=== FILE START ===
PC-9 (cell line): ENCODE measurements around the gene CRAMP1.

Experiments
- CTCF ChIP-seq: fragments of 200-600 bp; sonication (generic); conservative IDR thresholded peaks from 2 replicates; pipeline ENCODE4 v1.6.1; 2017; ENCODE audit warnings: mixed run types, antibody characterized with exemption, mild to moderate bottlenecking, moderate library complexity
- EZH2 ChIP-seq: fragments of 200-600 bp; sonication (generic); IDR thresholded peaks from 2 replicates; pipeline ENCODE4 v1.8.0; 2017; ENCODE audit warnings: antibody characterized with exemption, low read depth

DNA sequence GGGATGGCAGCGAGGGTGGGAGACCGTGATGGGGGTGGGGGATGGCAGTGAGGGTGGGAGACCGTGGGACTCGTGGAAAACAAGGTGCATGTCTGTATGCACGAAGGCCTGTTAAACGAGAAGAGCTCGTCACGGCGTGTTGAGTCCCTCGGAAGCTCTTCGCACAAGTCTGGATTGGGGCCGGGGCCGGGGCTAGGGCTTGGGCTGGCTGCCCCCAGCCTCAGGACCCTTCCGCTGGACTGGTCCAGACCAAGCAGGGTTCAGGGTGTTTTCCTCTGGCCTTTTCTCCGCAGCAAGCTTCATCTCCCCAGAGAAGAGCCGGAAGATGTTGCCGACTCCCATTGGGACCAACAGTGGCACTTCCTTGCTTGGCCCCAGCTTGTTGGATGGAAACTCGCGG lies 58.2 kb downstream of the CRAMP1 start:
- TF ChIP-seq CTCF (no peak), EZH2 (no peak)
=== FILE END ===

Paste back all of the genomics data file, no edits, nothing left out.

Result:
PC-9 (cell line): ENCODE measurements around the gene CRAMP1.

Experiments
- CTCF ChIP-seq: fragments of 200-600 bp; sonication (generic); conservative IDR thresholded peaks from 2 replicates; pipeline ENCODE4 v1.6.1; 2017; ENCODE audit warnings: mixed run types, antibody characterized with exemption, mild to moderate bottlenecking, moderate library complexity
- EZH2 ChIP-seq: fragments of 200-600 bp; sonication (generic); IDR thresholded peaks from 2 replicates; pipeline ENCODE4 v1.8.0; 2017; ENCODE audit warnings: antibody characterized with exemption, low read depth

DNA sequence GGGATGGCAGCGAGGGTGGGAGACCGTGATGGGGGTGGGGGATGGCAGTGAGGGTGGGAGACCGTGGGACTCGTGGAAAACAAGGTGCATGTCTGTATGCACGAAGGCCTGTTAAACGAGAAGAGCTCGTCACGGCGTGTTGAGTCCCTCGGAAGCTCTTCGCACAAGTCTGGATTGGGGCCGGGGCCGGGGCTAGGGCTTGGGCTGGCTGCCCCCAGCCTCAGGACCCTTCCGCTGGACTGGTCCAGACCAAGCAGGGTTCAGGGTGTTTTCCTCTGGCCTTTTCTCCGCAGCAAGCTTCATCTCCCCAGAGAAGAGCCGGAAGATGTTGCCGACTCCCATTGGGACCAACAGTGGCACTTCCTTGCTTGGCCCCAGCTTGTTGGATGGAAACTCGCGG lies 58.2 kb downstream of the CRAMP1 start:
- TF ChIP-seq CTCF (no peak), EZH2 (no peak)